>  > > attribute on a SOAP header block not targeted at the current processing 
>  > > node, for example when it is suspected that such a block has survived 
>  > > erronously due to a routing or targeting error at a preceeding 
>  > > intermediairy. In particular, it is not an error for a mandatory header 
>  > > block targeted to a role other than the ones assumed by the ultimate 
>  > > SOAP receiver to reach that node without having been processed.
>  > >  > >  > >       2.5 Structure and Interpretation of SOAP Bodies
>  > >  > > A SOAP body consists of zero or more namespace qualified element 
>  > > information items, which are the immediate children of the Body element 
>  > > information item. The ultimate SOAP receiver MUST correctly process all 
>  > > such body elements. However, Part 1 of this specification (this 
>  > > document) mandates no particular structure or interpretation of such 
>  > > elements, and provides no standard means for specifying the processing 
>  > > to be done.
>  > >  > >  > >       2.6 Processing SOAP Messages
>  > >  > > This section sets out the rules by which SOAP messages are processed. 
>  > > Unless otherwise stated, processing must be semantically equivalent to 
>  > > performing the following steps separately, and in the order given. Note 
>  > > however that nothing in this specification should be taken to prevent 
>  > > the use of optimistic concurrency, roll back, or other techniques that 
>  > > might provide increased flexibility in processing order as long as all 
>  > > SOAP messages, SOAP faults and application-level side effects are 
>  > > equivalent to those that would be obtained by direct implementation of 
>  > > the following rules in the order shown below.
>  > >  > > 1.      Determine the set of roles in which the node is to act. The 
>  > > contents of the SOAP envelope, including header blocks and the body, MAY 
>  > > be inspected in making such determination.
>  > >  > > 2.      Identify all header blocks targeted at the node that are mandatory.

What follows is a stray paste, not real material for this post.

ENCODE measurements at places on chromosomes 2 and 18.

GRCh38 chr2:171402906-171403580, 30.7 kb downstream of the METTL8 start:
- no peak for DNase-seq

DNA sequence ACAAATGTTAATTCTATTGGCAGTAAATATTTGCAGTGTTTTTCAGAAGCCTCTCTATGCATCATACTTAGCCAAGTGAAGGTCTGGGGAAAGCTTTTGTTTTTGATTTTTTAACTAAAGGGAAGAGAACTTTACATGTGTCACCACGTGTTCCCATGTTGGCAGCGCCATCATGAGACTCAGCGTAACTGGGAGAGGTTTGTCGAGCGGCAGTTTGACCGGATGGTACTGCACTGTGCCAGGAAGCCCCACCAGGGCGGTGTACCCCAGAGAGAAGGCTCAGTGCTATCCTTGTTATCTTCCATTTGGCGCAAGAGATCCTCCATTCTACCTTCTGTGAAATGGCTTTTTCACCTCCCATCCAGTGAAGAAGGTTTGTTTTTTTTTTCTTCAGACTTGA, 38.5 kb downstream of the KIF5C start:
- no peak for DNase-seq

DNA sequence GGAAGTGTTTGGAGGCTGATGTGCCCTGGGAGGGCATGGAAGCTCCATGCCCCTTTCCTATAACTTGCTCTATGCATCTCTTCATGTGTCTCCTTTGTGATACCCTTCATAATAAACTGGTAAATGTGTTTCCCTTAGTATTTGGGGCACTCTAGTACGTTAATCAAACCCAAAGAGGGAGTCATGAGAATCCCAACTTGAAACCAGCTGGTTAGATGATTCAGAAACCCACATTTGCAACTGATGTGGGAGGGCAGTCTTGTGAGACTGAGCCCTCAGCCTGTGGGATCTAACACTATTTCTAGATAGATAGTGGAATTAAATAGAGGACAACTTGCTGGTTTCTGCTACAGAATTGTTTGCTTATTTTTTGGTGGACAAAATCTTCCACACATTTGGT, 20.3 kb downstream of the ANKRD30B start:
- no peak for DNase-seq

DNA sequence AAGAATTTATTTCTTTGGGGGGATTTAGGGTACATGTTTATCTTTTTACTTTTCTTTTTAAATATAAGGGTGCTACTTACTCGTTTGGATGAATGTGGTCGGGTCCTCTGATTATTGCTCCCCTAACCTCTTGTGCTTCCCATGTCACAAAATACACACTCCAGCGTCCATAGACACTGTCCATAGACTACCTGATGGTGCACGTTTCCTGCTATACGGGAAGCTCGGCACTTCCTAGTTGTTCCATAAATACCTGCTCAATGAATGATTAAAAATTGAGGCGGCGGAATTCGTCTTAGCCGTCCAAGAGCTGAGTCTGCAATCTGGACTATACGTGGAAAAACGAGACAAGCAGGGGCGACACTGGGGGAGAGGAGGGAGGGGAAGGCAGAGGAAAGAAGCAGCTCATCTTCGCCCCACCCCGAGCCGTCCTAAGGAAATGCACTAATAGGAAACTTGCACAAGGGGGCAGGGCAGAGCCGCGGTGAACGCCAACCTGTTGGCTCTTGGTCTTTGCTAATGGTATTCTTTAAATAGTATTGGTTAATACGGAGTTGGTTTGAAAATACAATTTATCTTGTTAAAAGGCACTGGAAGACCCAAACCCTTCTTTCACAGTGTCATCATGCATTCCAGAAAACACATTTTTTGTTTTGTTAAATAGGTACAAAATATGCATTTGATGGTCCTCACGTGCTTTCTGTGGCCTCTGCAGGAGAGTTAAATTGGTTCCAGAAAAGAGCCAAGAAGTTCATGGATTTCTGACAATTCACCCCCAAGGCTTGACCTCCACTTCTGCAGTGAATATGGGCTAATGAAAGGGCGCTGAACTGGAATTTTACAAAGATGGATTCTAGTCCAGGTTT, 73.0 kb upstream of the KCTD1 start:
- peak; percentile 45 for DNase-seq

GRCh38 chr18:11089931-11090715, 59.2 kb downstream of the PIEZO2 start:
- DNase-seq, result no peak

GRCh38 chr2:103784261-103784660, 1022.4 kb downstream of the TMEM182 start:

>  > >  > > 3.      If one or more of the header blocks identified in the preceding 
>  > > step are not understood by the node then generate a single SOAP 
>  > > MustUnderstand fault (see 4.4.6 MustUnderstand Faults <#mufault>). If 
>  > > such a fault is generated, any further processing MUST NOT be done.
>  > >  > > 4.      Process all header blocks targeted at the node and, in the case 
>  > > of the ultimate SOAP recipient, the SOAP body. A SOAP node MUST process 
>  > > all SOAP header blocks targeted at it. A SOAP node MAY choose to ignore 
>  > > the processing implied by non-mandatory SOAP header blocks targeted at it.
>  > >  > > 5.      In the case of a SOAP intermediary, where the message is to be 
>  > > forwarded further along the message path, remove all SOAP header blocks 
>  > > targeted at the node, and possibly insert new SOAP header blocks.
>  > >  > > In all cases where a SOAP header block is processed, the SOAP node must 
>  > > understand the SOAP header block and must do such processing in a manner 
>  > > fully conformant with the specification for that block. The ultimate 
>  > > recipient MUST process the SOAP body, in a manner consistent with 2.5 
>  > > Structure and Interpretation of SOAP Bodies <#structinterpbodies>.